Here’s a late 80s oddity that I was turned onto recently by Steve Cook – he of Secret Oranges fame. A 1988 Acid House 12″ made by the late, great Brett Ewins among others that comes with an 8pg B&W ‘lyric sheet’ featuring the art of Brendan McCarthy, Steve Dillon, Jamie Hewlett, Shaky Kane, Philip Bond, Jamie Hewlett and more.
The tracks themselves are primitive attempts to make Acid House (without the aid of the all-important Roland 303 by the sound of it) but have a period charm to them. Brett intones creepily over the top of the A side sounding like a riled up Timothy Leary on speed. The B side houses two instrumental cuts with ‘The Church of Acid’ coming on like Bam Bam with a sledgehammer and there IS a snatch of 303 but it sounds sampled and slightly out of time.
‘Dr. Microdot’ is a shorter version of same with the addition of an unidentified voice asking you to relax (we’ve all been there) and both tracks suffer from a lack of a decent arrangement, stumbling along with samples and effects being randomly thrown in and out of the mix. I’m being unkind but it’s fair to say they haven’t aged well although the fact that they were made in the middle of the second summer of love gives them a certain kudos. I’m wondering if the Ken Thomas credited with producing this fascinating artifact is the same one who has worked with everyone from Queen to the Cocteau‘s?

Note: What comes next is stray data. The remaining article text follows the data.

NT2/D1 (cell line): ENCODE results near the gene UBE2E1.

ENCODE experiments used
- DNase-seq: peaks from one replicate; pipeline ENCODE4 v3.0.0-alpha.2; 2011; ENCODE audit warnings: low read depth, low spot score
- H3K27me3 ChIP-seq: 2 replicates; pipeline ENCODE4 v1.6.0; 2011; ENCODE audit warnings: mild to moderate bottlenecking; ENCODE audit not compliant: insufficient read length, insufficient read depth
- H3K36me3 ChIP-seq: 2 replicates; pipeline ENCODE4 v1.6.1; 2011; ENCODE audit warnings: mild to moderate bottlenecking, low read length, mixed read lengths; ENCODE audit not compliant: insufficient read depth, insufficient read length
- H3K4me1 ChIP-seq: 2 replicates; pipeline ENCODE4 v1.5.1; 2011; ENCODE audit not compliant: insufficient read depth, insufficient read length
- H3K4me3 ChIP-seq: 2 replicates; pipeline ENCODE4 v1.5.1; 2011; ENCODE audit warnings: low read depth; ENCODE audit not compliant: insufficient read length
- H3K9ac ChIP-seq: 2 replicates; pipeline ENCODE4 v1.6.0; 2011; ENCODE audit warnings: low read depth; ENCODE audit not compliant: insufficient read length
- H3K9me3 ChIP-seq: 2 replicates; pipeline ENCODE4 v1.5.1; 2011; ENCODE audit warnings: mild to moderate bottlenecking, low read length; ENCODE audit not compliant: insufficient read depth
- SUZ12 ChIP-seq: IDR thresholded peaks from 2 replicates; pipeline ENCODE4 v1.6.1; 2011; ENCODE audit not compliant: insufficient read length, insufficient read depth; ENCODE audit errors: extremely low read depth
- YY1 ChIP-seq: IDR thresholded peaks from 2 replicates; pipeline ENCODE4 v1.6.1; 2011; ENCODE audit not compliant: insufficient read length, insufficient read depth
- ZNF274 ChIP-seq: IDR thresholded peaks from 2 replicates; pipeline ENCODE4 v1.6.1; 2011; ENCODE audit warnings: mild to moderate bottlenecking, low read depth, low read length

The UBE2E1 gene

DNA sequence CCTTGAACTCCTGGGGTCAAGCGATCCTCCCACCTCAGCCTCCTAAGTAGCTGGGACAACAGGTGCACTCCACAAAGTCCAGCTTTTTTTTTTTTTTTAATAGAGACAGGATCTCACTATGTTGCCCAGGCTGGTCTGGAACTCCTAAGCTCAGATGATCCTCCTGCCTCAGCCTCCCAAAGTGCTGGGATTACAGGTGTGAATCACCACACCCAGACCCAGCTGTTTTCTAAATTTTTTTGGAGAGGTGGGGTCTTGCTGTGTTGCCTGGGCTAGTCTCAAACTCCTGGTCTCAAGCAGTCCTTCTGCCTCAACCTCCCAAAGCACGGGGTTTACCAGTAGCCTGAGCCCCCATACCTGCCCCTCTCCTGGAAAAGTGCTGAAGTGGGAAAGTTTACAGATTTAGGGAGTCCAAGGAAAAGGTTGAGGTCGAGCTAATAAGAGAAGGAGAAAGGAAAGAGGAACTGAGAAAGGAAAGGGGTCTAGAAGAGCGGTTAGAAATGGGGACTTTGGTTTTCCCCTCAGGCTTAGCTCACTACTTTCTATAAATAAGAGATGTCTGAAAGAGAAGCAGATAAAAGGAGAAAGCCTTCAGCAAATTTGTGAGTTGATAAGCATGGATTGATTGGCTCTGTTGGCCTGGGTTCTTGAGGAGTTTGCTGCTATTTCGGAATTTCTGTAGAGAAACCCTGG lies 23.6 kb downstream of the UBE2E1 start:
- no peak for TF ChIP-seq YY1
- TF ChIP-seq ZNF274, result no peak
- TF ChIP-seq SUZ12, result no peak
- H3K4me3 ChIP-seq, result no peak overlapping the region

The artwork is the gold here and the free comic is basically of lot of the early gang of artists responsible for Deadline taking a page each and letting rip with whatever they feel is appropriate. Brendan, Philip and Shaky come up with some crackers but I’m not sure where Jamie’s contribution is exactly unless he collaborated with someone and isn’t credited. Ron Merlin, an early Deadline character, makes an appearance but it’s not clear if he is supposed to be the voice on the A side. There’s very little about it on the web but I love these musical comic crossovers (the Madness off-shoot ‘Mutants of Mega City One’ is another) even if the sounds often play second fiddle to the artwork.